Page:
Empty seats prove a point
Sport24 columnist Tank Lanning (File)
One game … Just the single game is all Keegan Daniel got at No 8 before getting the Shepherd’s hook from Heyneke Meyer … Replacing him with Willem Alberts at 8, and bringing in Jacques Potgieter at 7. This after Pierre Spies got how many games to try and recover some form? I have stayed away from the accusations suggesting that the coach uses light blue tinted glasses when making Bok decisions, but he is making it pretty damn hard to keep that up.
So his big move is not to bring in Patrick Lambie or Ruan Pienaar, but to take away the linking whippet and bring in another blunderbuss … To take on the “driving maul and physicality” of the Pumas says Meyer. Should we not be focusing on the game we want to play, and not defending against the game they want to play? Especially against the new boys of the tournament, who proved last week that they are going to struggle?
Speaking of last week … I have given the WP management a fair amount of stick in this column recently, and still feel they bring upon themselves some of the vitriol that is being sent their way, but I found myself feeling a little sorry for them while in my seat in the Railway stand at Newlands on Saturday.
Even given the plethora of rugby in the modern era, a Test match is a scarce entity for a provincial union, especially one that has not taken occupancy of a snazzy new Soccer World Cup stadium that sits empty a few kilometres down the road. So when paying your reported R8 million to SARU to secure the Test you have been allocated, you kind of want to make it work for you!
Now it might be all PC to welcome Argentina to the Rugby Championship, and much hype was made of them playing their first game at Newlands, but they were without doubt more Pampas XV than Los Pumas against the Boks. Sure they will improve, and it is quite nice to see a few new faces invited to the SANZAR buffet, but try telling that to the WPRU marketing team who were trying to sell tickets to the game!
The last Test at Newlands was in 2010 when the Boks hammered France 42-17, and Saturday’s Test against Argentina was the only one Cape Town will see in 2012. The last time the team South African’s really want to see in action, the All Blacks, last saw the flat topped piece of granite in 2008.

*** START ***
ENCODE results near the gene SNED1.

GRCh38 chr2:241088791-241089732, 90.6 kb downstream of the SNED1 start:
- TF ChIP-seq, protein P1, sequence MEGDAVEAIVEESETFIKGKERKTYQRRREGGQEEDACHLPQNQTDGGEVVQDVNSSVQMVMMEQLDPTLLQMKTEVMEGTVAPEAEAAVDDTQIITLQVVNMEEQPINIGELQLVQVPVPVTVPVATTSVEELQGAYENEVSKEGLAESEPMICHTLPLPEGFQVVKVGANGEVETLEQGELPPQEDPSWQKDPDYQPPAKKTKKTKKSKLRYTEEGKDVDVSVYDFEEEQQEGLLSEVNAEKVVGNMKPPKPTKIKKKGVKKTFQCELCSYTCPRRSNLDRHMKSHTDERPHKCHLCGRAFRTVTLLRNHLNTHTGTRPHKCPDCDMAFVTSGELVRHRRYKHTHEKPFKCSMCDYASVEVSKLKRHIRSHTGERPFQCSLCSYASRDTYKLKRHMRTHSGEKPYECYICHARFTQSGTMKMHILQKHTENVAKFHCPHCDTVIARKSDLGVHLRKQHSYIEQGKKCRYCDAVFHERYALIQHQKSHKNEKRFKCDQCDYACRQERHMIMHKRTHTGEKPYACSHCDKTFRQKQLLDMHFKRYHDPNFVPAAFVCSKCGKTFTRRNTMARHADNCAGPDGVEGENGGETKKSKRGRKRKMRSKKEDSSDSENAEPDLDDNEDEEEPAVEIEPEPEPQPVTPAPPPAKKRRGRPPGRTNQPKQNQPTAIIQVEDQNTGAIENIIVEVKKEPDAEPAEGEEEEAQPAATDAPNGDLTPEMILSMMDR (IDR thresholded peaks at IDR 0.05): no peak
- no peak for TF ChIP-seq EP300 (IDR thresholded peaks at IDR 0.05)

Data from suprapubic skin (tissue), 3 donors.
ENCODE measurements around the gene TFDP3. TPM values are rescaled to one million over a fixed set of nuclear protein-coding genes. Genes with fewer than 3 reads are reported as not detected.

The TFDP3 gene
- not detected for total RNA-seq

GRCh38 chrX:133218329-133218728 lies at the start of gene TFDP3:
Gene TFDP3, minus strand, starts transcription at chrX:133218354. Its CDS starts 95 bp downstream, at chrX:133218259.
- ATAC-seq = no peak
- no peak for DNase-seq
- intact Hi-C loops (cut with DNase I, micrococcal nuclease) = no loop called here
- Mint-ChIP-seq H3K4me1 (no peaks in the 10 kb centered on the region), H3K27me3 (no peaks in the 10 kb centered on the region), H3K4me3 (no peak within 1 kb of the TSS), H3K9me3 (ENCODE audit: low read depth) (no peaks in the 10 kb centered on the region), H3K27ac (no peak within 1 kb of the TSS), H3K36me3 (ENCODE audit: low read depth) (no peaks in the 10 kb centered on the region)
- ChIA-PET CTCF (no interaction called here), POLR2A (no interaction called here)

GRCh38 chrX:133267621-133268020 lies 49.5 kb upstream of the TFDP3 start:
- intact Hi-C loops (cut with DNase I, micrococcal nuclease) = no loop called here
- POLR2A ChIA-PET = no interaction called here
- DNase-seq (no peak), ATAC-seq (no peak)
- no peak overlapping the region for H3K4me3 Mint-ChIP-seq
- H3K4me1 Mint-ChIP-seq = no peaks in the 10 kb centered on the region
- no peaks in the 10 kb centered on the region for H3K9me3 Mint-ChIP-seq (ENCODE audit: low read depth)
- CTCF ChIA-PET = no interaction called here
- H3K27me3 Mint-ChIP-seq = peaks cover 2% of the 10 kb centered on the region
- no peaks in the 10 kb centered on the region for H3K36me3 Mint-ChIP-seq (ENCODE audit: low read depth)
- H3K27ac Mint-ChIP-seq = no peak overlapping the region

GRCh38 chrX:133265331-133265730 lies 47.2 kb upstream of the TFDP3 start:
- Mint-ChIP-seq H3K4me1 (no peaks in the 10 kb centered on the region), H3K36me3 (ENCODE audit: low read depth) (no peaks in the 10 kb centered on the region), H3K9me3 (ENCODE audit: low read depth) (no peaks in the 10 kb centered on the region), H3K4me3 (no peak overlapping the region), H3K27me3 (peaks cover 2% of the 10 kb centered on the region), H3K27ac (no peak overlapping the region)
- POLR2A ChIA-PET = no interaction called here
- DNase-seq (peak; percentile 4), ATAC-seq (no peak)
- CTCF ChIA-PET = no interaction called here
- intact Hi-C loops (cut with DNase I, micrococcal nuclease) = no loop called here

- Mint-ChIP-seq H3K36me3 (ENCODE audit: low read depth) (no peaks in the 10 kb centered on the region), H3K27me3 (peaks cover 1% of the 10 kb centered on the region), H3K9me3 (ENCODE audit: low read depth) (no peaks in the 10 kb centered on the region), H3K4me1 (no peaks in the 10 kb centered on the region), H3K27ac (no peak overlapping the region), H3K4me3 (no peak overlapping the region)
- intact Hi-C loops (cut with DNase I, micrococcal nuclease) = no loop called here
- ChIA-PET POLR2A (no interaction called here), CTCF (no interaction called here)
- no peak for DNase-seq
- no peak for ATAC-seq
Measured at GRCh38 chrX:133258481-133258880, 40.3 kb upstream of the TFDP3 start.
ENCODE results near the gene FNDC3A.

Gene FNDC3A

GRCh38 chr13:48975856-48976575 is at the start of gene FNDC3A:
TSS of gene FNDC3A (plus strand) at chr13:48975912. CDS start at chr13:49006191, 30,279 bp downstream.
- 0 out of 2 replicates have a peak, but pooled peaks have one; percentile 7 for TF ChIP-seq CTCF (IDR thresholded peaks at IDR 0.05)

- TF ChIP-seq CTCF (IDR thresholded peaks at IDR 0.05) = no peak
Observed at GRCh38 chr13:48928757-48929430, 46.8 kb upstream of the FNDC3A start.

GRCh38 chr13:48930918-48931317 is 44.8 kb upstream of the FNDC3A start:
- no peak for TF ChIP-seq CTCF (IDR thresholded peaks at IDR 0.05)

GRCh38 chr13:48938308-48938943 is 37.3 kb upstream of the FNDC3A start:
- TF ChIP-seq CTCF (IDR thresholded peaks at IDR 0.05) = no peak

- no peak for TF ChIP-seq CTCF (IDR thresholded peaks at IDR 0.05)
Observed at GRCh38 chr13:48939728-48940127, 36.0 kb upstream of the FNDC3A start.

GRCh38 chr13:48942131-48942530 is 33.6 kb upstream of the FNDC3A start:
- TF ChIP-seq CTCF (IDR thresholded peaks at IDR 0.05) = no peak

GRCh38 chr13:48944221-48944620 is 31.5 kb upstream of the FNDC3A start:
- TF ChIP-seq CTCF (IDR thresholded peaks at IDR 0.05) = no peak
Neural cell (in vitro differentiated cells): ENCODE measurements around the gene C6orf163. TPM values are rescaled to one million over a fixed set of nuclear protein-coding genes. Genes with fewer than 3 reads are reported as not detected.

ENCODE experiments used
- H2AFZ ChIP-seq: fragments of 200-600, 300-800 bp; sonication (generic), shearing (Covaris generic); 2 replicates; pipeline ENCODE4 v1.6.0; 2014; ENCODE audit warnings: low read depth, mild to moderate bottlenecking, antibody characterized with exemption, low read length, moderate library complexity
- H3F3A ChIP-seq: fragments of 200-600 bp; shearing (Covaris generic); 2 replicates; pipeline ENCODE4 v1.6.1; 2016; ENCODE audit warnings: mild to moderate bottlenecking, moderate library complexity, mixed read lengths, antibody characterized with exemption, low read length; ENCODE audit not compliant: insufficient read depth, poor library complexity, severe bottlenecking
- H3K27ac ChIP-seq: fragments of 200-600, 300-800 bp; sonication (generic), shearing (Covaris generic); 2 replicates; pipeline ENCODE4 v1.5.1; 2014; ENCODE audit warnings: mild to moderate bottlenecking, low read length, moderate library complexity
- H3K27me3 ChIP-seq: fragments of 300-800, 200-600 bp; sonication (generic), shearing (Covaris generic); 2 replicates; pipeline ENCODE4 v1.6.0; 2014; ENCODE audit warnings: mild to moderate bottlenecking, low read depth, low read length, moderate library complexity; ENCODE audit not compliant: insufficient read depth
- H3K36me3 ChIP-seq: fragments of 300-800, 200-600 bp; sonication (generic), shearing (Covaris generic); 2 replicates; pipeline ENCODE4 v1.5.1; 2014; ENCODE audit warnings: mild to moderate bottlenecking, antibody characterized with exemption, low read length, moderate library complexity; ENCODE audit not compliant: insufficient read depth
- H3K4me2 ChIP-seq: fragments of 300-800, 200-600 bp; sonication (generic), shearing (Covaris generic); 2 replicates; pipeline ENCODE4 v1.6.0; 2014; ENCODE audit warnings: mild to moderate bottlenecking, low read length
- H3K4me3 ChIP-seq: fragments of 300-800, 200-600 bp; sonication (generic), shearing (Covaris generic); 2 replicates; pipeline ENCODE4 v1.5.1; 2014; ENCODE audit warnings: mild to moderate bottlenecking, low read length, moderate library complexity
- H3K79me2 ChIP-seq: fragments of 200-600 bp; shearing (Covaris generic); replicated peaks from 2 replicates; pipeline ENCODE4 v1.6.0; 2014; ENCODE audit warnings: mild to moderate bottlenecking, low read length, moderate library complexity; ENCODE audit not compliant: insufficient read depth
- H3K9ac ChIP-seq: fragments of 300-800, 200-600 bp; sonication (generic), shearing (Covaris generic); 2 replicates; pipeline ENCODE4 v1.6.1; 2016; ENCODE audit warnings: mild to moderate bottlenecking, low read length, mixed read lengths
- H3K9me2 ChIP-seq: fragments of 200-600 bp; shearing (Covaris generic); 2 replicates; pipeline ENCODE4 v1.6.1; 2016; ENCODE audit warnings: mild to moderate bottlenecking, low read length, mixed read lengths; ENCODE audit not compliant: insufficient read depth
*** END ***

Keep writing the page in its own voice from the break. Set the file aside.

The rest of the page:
No doubt the lack of a move to the new stadium, which just has to happen sooner rather than later, has played its part, but for a union that has attracted by far the biggest and most consistent crowds to domestic rugby, this does seem a tad harsh.
And this despite not playing the most attractive rugby on the planet. They seem to understand their diverse market very well, and as such, have multiple ticket price points, always securing a large proportion of “good seats” at a reasonable price. For example, you could get a seat on the halfway line in the Grand Stand for the Super Rugby semi final for R150. And as a student, you get to see every game played at Newlands for R170!
There was much talk on Twitter about the price of a ticket to Saturday’s Test being too expensive. And at R450 for a prime ticket, I would agree. But you could have got into the ground for R100 and “Ramp seating” went for R200 a ticket. Yet still under 40 000 people attended the 50 000-odd capacity stadium.
The poor weather in the build up to the Test would have played its part, as would the sheer volume of rugby being played this year, and the avalanche of sport on TV, including the Olympics, but the bottom line in today’s fiscally tight environment, is that people were not prepared to pay to see Argentina!
The 27-6 scoreline, even when playing poorly, proved the “stay aways” correct. Yet Meyer selects a team with a view to combating their style. Oh for the day when we select according to an entertaining and expansive game plan that we have decided we want to play …Tank is a former Western Province tighthead prop who now heads up Tankman Media, and sprouts forth on all things rugby on the Front Row Grunt
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